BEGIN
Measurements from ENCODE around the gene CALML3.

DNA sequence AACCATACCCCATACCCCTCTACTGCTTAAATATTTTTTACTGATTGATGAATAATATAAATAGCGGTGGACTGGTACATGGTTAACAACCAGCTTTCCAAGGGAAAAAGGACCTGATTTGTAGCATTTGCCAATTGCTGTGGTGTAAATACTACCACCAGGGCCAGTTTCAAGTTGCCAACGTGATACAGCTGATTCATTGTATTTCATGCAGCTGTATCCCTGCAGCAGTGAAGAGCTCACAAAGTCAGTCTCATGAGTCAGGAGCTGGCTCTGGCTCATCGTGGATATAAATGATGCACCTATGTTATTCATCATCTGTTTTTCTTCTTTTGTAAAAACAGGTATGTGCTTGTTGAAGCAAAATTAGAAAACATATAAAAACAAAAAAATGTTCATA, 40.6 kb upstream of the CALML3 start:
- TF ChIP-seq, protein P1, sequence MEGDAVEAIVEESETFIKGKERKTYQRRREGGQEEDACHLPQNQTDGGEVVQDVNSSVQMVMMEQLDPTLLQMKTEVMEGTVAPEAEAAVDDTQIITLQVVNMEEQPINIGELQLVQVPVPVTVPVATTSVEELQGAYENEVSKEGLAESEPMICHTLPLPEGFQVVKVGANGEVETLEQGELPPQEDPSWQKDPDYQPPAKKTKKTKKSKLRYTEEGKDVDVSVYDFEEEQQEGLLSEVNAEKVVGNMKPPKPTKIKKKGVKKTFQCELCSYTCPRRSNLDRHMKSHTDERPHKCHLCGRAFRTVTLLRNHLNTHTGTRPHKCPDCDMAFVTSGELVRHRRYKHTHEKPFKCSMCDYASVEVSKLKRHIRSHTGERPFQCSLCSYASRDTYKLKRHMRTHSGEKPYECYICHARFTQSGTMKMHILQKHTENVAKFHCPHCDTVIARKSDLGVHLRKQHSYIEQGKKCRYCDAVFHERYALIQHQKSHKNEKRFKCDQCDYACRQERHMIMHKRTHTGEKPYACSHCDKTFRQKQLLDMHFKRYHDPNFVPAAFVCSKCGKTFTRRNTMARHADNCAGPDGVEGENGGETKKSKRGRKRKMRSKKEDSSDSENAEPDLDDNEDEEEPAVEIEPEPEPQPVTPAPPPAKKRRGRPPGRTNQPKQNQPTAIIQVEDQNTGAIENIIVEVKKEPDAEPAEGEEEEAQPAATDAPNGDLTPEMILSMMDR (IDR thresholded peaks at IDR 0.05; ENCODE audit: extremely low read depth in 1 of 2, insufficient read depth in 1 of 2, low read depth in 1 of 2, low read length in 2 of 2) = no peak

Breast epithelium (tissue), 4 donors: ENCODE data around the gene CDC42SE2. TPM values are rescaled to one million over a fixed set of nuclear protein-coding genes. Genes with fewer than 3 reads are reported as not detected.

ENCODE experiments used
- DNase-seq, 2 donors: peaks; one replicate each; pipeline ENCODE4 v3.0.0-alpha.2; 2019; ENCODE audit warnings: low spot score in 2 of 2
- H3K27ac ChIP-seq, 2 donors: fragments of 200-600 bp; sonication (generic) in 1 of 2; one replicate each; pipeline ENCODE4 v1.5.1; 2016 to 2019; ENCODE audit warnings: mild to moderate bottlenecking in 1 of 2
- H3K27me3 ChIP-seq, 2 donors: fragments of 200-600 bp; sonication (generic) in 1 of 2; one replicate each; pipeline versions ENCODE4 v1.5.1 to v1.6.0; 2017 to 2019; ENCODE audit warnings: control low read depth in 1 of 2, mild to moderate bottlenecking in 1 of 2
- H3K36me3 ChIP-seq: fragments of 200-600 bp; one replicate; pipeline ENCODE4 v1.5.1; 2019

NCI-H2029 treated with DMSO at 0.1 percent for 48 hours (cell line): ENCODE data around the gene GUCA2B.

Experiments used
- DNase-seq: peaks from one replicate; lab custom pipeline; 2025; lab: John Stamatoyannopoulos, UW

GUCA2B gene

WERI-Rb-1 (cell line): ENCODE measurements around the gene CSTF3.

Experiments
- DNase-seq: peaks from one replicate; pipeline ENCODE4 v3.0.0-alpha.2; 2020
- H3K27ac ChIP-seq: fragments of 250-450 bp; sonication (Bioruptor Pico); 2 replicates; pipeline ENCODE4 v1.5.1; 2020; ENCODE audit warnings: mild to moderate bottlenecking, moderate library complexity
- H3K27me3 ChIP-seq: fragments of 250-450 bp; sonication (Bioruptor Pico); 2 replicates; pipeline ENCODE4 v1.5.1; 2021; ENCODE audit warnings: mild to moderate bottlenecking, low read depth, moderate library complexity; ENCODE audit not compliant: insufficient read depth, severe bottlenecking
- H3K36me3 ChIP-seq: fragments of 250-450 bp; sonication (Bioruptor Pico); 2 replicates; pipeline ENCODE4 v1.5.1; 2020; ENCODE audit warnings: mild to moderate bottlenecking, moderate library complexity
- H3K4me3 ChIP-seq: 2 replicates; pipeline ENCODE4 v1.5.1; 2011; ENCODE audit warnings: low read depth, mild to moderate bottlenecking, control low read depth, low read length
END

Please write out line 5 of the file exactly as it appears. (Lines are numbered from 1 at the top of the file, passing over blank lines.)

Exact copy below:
ENCODE experiments used